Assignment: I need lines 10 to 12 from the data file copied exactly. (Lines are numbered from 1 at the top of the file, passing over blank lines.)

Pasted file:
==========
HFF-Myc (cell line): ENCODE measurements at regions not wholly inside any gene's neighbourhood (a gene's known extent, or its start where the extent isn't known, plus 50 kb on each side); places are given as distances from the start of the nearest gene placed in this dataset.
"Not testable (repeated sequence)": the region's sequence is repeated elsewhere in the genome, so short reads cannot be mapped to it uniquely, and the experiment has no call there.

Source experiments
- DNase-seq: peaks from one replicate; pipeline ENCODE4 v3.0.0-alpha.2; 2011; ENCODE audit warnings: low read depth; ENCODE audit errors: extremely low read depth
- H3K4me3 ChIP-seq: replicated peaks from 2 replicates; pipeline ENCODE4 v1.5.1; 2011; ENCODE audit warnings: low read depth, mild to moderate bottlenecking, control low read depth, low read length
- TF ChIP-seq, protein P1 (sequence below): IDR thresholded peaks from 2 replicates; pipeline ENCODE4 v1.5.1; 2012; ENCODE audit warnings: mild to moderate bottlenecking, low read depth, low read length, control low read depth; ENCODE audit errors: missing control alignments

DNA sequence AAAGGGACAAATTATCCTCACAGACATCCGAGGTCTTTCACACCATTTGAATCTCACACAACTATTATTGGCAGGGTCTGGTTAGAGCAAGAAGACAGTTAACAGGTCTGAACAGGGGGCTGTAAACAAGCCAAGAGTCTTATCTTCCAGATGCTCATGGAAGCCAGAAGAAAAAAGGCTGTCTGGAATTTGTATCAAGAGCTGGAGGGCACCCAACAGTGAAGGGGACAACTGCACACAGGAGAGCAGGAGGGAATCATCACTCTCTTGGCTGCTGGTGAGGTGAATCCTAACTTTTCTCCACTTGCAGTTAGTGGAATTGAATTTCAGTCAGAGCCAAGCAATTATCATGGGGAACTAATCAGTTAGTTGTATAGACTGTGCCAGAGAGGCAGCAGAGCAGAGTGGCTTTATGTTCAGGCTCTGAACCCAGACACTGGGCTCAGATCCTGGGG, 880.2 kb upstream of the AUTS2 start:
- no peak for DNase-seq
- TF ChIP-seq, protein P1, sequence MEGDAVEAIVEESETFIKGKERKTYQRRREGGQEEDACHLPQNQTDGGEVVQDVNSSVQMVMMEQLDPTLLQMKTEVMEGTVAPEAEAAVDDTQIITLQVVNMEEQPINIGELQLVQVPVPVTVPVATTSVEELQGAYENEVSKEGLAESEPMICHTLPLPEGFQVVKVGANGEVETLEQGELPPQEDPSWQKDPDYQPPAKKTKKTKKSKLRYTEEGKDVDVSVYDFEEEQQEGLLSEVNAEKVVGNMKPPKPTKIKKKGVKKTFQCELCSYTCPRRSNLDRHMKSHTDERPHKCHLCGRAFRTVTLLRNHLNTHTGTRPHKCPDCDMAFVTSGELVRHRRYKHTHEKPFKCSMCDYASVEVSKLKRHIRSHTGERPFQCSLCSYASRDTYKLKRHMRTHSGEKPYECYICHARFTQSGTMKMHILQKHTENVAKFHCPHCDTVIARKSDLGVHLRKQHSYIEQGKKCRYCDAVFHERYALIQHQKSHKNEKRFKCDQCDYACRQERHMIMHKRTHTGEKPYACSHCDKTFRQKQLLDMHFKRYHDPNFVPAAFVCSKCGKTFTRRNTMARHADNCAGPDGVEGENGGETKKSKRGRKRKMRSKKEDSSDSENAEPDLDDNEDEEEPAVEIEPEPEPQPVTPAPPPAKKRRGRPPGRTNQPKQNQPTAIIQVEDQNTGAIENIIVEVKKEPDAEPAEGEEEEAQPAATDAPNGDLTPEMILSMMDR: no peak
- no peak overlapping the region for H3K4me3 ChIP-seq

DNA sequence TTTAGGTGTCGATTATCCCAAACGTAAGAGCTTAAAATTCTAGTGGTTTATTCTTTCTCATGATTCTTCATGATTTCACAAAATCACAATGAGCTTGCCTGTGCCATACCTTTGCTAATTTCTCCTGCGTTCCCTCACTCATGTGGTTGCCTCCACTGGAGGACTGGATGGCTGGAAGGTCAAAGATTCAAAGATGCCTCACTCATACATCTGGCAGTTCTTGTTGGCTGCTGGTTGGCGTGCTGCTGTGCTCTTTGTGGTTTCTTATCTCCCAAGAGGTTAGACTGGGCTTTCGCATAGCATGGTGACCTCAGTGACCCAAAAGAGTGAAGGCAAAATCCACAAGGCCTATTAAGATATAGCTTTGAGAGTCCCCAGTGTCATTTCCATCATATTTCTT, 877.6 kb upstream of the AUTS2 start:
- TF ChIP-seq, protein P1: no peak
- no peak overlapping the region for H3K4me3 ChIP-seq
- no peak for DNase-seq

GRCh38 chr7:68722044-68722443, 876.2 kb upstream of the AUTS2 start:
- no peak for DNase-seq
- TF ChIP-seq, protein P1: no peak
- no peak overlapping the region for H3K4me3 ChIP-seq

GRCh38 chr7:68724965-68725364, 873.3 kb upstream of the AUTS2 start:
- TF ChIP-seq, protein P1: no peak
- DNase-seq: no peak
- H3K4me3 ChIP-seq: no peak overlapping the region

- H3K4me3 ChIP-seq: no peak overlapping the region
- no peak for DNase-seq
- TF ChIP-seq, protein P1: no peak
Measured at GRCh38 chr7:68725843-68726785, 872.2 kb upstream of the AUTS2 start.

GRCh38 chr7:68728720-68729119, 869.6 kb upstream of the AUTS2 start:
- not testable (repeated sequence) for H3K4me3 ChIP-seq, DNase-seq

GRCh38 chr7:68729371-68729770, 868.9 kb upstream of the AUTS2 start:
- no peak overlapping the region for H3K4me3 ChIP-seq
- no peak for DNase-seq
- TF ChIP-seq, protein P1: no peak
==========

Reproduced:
- no peak overlapping the region for H3K4me3 ChIP-seq

DNA sequence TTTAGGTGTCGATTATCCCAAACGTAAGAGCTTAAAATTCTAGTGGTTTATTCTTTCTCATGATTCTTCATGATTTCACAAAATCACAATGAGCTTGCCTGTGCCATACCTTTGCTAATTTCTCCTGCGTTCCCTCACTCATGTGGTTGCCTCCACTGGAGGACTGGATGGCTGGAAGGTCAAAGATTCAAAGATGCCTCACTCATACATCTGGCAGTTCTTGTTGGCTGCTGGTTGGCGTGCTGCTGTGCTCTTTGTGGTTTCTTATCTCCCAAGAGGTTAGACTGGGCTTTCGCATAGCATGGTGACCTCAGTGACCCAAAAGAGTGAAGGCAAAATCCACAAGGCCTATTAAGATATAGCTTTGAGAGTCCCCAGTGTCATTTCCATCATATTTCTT, 877.6 kb upstream of the AUTS2 start:
- TF ChIP-seq, protein P1: no peak